This very small dial is decorated all over with cherubs, female and male figures, fruit, leaves and geometric patterns. All the engravings and inscriptions are filled with black colour.
On the lower leaf near the hinges are the initials 'P R' and the maker's mark, a crown, which allow this instrument to be attributed to Paul Reinmann.
The outer surface of the upper leaf contains a volvelle for the conversion of common hours into Babylonian hours according to the length of day. It consists of a movable gilt brass disc with an index with the common hours numbered 4 to 12 to 8. This corresponds to a scale with the Babylonian hours on the surrounding circle, numbered 1 to 16. The index points to a scale of the length of day in hours numbered 8 to 16. Depending on the hour chosen the other two scales show the corresponding common and Babylonian hours.
The inner surface of the upper leaf contains a vertical string gnomon dial with the hours numbered anticlockwise 6 to 12 to 6. In the centre is the shield of arms of the Holzschuher family of Nuremberg.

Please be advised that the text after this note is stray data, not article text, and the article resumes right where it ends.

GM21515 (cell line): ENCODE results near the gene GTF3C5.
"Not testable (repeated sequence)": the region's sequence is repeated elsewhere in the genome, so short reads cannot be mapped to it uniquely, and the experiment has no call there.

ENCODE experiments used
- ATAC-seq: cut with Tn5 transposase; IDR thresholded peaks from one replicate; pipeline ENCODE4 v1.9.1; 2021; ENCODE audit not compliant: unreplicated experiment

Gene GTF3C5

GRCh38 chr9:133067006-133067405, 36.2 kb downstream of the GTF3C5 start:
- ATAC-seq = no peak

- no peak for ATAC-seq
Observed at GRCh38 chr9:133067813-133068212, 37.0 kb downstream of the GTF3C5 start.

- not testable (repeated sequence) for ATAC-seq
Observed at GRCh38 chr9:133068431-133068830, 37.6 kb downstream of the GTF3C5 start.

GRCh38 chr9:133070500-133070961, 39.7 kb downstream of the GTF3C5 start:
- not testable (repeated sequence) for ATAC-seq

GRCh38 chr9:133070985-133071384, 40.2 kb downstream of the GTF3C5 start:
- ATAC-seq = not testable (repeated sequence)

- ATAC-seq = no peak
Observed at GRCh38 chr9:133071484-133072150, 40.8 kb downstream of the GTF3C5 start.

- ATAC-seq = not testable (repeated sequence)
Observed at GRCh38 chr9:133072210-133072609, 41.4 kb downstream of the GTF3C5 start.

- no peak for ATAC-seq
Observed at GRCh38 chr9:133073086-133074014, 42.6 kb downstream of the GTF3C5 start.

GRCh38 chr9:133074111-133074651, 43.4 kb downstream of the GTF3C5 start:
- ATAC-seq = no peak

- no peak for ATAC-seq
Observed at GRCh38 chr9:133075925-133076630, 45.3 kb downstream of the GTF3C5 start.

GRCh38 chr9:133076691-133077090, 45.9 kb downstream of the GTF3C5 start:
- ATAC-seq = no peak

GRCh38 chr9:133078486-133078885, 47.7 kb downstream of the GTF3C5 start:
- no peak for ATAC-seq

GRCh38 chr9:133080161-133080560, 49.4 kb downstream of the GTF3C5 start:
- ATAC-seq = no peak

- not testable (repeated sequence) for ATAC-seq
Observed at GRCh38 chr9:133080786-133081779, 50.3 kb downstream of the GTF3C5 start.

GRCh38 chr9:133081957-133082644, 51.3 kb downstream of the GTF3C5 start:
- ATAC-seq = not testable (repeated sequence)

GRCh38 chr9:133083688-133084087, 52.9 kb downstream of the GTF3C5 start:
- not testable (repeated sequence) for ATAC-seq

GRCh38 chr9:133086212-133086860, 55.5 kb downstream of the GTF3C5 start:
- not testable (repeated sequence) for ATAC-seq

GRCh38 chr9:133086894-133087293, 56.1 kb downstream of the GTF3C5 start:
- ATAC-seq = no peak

The inner surface of the lower leaf contains a horizontal string gnomon dial (the hours numbered 5 to 12 to 7) with an inset compass. The compass is bridged by a brass bar with a pivoted index in the form of a hand.
The outer surface of the lower leaf is engraved with a depiction of the Adoration of the Shepherds.
The dial has a close fitting brass container with a hinged lid.
The instrument was presented by A. W. Franks in 1871 and is described in F. A. B. Ward, A Catalogue of European Scientific Instruments in the Department of Medieval and Later Antiquities of the British Museum (London, 1981), p. 37, no. 82. On commissioned instruments see P. Gouk, The Ivory Sundials of Nuremberg, 1500-1700 (Cambridge, 1988), p. 103.